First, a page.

What Is Due Diligence?
Due diligence is actually a legal term. Simply put, it is responsibly researching and appraising the value of something. Even though that is a simple and is maybe an incomplete definition, it describes that you must do your own research and come to your own understanding in as comprehensive a manner you and/or your research team can do. Go in with your eyes open. Learn. Prejudging is based too often on feelings but facts may tell the real story.
Let the buyer beware. This is a close cousin to due diligence. Go in with open eyes and an open mind before all major purchases. If you buy a house which has been inspected by a licensed home inspector and the report is perfect, would you feel confident about making the purchase? What you don’t know can hurt you. How?
A state licensed home inspector is not an engineer, usually. An inspector will not recognize or understand the science of statics, that part of physics pertaining to structural design, integrity and forensics. It is at a superficial level of observation which is required of a home inspector, as compared to an engineer in the fields of: geotechnical engineering, civil engineering, structural engineering, electrical engineering, HVAC and other mechanical engineering, including plumbing, septic systems, and other engineered fields.
An inspection would give a lay person some peace of mind, perhaps. The windows work, the stove works, there are no visible plumbing leaks, there is no visible roof leak, there are no visible termite infestations, at least as far as what the inspector saw or checked. What about the front left corner, where the wood studs of the exterior wall are eaten away, yet the wall is intact, since it is non-load bearing. Will that be a problem? Maybe one day, it will.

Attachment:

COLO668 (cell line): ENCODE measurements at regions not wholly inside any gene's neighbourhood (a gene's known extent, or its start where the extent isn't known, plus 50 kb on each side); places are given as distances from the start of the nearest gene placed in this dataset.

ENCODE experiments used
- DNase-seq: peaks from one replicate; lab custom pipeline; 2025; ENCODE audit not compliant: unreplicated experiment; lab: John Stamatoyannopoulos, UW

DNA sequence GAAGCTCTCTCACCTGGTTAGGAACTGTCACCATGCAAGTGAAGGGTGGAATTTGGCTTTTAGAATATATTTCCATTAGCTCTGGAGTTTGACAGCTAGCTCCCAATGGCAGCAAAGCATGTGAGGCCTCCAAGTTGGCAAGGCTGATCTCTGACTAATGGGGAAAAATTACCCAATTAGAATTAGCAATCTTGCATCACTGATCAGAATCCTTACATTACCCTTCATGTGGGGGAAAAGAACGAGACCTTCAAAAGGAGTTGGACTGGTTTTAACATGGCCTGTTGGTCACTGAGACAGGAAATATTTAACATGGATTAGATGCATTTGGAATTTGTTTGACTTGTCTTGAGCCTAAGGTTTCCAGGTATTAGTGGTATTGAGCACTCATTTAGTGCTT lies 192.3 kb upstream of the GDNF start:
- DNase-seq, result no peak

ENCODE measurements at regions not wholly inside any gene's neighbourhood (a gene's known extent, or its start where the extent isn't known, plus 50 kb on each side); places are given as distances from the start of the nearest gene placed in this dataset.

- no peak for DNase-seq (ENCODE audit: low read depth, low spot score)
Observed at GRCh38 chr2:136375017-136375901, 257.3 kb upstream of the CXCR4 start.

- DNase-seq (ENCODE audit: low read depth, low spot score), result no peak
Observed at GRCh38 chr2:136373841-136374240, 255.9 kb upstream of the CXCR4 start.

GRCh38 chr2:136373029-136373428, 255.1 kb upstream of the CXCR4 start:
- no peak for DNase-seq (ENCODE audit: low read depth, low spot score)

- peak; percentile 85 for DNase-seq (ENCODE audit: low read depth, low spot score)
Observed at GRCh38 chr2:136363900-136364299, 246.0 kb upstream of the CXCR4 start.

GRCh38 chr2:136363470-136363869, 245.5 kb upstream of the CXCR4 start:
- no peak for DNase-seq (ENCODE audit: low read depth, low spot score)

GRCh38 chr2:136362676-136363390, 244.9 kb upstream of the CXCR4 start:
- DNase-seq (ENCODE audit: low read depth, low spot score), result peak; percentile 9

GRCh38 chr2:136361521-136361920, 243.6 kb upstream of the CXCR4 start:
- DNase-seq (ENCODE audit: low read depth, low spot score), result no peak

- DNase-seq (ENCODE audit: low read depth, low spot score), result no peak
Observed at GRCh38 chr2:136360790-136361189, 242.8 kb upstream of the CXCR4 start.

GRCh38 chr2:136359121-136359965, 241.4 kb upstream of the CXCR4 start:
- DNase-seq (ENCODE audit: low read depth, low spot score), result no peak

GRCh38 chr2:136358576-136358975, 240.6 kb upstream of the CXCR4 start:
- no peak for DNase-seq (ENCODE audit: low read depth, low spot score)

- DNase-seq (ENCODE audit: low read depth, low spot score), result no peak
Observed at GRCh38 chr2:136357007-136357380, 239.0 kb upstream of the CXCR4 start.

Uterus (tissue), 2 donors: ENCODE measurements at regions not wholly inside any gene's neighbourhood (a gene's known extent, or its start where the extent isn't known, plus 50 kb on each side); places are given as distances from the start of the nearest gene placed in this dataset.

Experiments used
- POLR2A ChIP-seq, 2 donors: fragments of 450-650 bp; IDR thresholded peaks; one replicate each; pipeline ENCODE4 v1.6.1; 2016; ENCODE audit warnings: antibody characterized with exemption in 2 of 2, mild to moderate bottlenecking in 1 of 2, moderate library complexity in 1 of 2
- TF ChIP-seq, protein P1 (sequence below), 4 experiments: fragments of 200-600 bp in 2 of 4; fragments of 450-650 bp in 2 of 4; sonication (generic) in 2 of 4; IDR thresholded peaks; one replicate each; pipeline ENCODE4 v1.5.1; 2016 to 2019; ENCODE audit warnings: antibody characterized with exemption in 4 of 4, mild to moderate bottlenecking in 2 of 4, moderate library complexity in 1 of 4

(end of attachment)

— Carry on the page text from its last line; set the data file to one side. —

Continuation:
Does the inspector of your property have these two things? 1) Errors and omissions insurance, sufficient to cover what he has mistaken or left out of his report? Is it a sufficient amount to protect you and your investment? 2) Insurance to cover damage done to the home or his suffering an accident on the property?
Why Are There State Licenses?
State licenses ostensibly are for the protection of the public from incompetent, negligent, or unscrupulous individuals. We may feel that this is true. Another reason for state licensing includes that the state has control over enforcing building codes, laws, or other legal requirements, should the “professional” not comply and the license can then be revoked or suspended and the board has the legal right to investigate the work of the individual. There can also be fines and lawsuits against licensed individuals.
Public safety and state control are apparently the two main reasons for state licensing.
Do your due diligence and always pay attention. Caveat emptor.
Consult with an attorney or CPA should you have any questions. This is not given as legal advice, but rather is solely for informational purposes.